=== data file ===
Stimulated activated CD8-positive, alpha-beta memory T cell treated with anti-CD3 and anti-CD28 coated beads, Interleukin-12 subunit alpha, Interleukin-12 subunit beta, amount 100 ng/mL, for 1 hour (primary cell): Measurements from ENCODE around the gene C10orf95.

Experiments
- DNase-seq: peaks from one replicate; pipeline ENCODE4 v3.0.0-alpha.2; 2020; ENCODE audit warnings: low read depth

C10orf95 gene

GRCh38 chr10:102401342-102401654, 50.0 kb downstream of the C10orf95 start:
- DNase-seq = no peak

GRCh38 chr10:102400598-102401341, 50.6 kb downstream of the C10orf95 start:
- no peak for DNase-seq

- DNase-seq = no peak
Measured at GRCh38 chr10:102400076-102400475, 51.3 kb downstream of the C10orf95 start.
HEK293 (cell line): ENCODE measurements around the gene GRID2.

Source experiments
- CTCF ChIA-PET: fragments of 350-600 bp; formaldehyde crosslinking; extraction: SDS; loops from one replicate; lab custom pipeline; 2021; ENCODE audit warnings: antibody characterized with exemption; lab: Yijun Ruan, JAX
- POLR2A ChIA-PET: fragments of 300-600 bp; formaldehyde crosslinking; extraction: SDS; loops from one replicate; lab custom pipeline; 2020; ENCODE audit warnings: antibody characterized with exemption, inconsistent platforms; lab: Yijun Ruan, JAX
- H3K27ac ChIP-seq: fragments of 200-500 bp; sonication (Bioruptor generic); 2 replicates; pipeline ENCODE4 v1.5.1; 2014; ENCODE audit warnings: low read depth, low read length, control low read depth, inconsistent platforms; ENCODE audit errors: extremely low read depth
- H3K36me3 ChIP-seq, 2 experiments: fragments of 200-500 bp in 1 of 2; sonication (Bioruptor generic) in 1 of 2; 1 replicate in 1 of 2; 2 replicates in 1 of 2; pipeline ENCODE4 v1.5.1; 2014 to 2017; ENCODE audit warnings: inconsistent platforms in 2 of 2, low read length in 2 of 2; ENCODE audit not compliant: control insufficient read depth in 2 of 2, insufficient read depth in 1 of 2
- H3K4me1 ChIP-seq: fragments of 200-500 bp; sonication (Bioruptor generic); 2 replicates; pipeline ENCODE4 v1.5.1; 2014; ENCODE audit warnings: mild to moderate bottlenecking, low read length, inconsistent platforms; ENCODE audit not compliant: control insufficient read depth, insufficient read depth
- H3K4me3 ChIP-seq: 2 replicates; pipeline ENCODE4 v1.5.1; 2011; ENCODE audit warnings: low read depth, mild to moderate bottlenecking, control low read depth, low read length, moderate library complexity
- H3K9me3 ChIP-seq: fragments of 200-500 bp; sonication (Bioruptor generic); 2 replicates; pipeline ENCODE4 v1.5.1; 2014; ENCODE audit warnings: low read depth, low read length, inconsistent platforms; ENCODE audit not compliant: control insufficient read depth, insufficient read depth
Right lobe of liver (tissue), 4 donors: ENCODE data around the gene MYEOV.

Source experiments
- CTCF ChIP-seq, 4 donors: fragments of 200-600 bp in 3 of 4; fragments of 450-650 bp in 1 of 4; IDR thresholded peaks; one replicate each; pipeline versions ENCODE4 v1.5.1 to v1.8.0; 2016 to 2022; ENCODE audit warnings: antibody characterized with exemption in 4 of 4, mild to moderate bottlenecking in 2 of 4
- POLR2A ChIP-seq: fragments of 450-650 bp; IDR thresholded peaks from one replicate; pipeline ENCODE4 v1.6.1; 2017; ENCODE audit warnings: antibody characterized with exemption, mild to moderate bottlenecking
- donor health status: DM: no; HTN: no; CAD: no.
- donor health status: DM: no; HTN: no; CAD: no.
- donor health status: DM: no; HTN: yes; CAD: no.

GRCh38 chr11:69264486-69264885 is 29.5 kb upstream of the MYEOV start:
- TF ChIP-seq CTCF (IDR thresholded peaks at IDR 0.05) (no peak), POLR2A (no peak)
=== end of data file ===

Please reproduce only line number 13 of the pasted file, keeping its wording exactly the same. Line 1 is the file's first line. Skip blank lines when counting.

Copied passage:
- CTCF ChIA-PET: fragments of 350-600 bp; formaldehyde crosslinking; extraction: SDS; loops from one replicate; lab custom pipeline; 2021; ENCODE audit warnings: antibody characterized with exemption; lab: Yijun Ruan, JAX